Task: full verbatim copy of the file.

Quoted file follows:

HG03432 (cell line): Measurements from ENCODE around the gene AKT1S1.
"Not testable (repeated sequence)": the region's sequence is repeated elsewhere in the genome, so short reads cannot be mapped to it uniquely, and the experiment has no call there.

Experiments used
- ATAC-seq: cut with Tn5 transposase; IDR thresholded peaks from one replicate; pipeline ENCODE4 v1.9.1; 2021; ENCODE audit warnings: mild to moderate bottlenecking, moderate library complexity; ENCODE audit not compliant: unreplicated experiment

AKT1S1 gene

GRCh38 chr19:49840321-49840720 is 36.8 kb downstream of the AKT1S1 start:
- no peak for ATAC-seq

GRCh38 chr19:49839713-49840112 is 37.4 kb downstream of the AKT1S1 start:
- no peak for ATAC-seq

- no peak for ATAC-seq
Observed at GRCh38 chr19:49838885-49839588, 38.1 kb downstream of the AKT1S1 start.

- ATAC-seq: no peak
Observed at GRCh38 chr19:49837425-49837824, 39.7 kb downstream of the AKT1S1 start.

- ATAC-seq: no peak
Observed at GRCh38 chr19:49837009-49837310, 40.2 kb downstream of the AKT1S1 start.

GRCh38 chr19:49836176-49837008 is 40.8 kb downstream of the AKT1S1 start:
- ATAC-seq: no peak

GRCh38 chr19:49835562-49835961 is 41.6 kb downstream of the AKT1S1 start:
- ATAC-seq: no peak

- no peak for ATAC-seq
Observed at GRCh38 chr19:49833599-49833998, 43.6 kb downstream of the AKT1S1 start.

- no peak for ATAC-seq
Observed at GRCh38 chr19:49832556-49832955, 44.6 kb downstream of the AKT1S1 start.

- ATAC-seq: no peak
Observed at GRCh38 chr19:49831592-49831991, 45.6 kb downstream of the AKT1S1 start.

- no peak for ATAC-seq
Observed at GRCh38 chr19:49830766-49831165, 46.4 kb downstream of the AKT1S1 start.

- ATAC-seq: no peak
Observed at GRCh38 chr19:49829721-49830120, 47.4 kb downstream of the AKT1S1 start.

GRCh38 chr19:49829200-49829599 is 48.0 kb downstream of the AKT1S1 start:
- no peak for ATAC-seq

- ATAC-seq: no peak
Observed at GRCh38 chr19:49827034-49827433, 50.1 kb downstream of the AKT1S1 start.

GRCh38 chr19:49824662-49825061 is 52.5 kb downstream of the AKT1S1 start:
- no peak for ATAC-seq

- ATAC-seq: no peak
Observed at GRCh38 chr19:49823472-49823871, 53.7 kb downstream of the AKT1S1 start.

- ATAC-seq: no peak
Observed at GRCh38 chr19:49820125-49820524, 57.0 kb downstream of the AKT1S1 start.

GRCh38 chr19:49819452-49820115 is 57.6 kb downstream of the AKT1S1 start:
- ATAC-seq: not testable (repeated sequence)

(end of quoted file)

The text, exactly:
HG03432 (cell line): Measurements from ENCODE around the gene AKT1S1.
"Not testable (repeated sequence)": the region's sequence is repeated elsewhere in the genome, so short reads cannot be mapped to it uniquely, and the experiment has no call there.

Experiments used
- ATAC-seq: cut with Tn5 transposase; IDR thresholded peaks from one replicate; pipeline ENCODE4 v1.9.1; 2021; ENCODE audit warnings: mild to moderate bottlenecking, moderate library complexity; ENCODE audit not compliant: unreplicated experiment

AKT1S1 gene

GRCh38 chr19:49840321-49840720 is 36.8 kb downstream of the AKT1S1 start:
- no peak for ATAC-seq

GRCh38 chr19:49839713-49840112 is 37.4 kb downstream of the AKT1S1 start:
- no peak for ATAC-seq

- no peak for ATAC-seq
Observed at GRCh38 chr19:49838885-49839588, 38.1 kb downstream of the AKT1S1 start.

- ATAC-seq: no peak
Observed at GRCh38 chr19:49837425-49837824, 39.7 kb downstream of the AKT1S1 start.

- ATAC-seq: no peak
Observed at GRCh38 chr19:49837009-49837310, 40.2 kb downstream of the AKT1S1 start.

GRCh38 chr19:49836176-49837008 is 40.8 kb downstream of the AKT1S1 start:
- ATAC-seq: no peak

GRCh38 chr19:49835562-49835961 is 41.6 kb downstream of the AKT1S1 start:
- ATAC-seq: no peak

- no peak for ATAC-seq
Observed at GRCh38 chr19:49833599-49833998, 43.6 kb downstream of the AKT1S1 start.

- no peak for ATAC-seq
Observed at GRCh38 chr19:49832556-49832955, 44.6 kb downstream of the AKT1S1 start.

- ATAC-seq: no peak
Observed at GRCh38 chr19:49831592-49831991, 45.6 kb downstream of the AKT1S1 start.

- no peak for ATAC-seq
Observed at GRCh38 chr19:49830766-49831165, 46.4 kb downstream of the AKT1S1 start.

- ATAC-seq: no peak
Observed at GRCh38 chr19:49829721-49830120, 47.4 kb downstream of the AKT1S1 start.

GRCh38 chr19:49829200-49829599 is 48.0 kb downstream of the AKT1S1 start:
- no peak for ATAC-seq

- ATAC-seq: no peak
Observed at GRCh38 chr19:49827034-49827433, 50.1 kb downstream of the AKT1S1 start.

GRCh38 chr19:49824662-49825061 is 52.5 kb downstream of the AKT1S1 start:
- no peak for ATAC-seq

- ATAC-seq: no peak
Observed at GRCh38 chr19:49823472-49823871, 53.7 kb downstream of the AKT1S1 start.

- ATAC-seq: no peak
Observed at GRCh38 chr19:49820125-49820524, 57.0 kb downstream of the AKT1S1 start.

GRCh38 chr19:49819452-49820115 is 57.6 kb downstream of the AKT1S1 start:
- ATAC-seq: not testable (repeated sequence)